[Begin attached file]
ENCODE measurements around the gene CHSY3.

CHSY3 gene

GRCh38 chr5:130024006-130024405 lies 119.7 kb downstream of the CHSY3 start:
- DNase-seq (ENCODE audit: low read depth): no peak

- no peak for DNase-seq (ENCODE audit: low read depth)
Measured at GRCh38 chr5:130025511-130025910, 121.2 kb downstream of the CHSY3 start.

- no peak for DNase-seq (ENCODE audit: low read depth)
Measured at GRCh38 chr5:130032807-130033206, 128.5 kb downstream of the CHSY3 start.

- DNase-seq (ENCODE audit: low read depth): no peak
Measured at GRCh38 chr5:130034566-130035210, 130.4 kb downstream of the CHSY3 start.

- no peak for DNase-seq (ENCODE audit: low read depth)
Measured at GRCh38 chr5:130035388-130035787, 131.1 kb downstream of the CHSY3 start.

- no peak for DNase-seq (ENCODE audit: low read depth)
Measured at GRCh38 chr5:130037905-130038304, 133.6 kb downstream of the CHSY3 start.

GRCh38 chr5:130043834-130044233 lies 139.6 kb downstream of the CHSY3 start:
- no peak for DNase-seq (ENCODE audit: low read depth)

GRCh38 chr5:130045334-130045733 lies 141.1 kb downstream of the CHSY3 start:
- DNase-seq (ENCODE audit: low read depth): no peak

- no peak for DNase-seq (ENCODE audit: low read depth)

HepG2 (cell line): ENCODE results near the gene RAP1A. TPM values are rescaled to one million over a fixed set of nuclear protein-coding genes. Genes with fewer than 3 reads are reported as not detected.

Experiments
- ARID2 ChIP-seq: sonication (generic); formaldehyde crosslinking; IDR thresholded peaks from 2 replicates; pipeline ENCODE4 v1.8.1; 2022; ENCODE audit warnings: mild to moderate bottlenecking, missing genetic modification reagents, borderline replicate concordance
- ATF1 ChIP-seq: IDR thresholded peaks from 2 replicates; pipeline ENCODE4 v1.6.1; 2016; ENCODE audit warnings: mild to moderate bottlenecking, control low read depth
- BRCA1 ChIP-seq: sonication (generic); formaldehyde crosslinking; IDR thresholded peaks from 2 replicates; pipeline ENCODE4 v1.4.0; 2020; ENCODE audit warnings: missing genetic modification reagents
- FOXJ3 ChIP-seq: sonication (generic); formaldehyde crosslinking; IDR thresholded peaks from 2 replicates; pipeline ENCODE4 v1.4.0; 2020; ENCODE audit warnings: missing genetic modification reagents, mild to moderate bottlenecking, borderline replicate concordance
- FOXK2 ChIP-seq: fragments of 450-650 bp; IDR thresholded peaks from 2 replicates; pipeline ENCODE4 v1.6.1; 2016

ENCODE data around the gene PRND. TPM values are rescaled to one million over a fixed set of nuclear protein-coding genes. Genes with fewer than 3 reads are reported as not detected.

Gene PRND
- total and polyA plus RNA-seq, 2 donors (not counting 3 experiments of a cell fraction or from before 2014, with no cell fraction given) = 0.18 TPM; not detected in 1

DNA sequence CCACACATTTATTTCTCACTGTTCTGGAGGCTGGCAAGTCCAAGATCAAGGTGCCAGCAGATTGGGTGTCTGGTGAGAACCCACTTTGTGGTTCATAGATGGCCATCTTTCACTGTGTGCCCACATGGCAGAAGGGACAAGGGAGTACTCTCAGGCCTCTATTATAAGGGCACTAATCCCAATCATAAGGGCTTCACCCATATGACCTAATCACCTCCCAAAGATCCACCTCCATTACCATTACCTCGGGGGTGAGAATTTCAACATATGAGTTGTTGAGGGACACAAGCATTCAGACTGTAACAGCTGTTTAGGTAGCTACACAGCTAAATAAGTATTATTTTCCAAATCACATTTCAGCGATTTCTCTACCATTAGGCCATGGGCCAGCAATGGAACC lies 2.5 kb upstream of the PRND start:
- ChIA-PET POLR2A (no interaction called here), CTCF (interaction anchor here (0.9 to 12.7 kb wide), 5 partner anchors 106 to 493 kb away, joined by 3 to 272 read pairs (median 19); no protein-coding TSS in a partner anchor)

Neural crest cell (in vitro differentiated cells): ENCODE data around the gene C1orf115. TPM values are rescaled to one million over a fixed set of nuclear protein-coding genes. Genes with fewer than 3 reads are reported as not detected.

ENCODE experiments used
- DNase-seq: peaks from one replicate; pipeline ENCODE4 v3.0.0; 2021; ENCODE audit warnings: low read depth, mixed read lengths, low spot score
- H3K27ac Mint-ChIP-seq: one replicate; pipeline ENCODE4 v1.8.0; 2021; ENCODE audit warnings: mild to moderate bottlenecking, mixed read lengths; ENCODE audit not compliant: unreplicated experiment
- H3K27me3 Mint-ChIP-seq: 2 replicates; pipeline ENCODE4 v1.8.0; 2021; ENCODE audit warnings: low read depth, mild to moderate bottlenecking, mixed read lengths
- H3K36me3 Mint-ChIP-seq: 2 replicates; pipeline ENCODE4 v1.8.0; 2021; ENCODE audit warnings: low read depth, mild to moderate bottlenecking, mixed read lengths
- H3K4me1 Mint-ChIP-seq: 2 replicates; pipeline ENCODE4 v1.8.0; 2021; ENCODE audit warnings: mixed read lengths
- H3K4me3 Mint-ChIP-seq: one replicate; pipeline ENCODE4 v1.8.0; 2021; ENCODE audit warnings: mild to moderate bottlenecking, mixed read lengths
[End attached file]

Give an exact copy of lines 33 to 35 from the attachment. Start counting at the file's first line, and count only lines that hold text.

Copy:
ENCODE experiments used
- DNase-seq: peaks from one replicate; pipeline ENCODE4 v3.0.0; 2021; ENCODE audit warnings: low read depth, mixed read lengths, low spot score
- H3K27ac Mint-ChIP-seq: one replicate; pipeline ENCODE4 v1.8.0; 2021; ENCODE audit warnings: mild to moderate bottlenecking, mixed read lengths; ENCODE audit not compliant: unreplicated experiment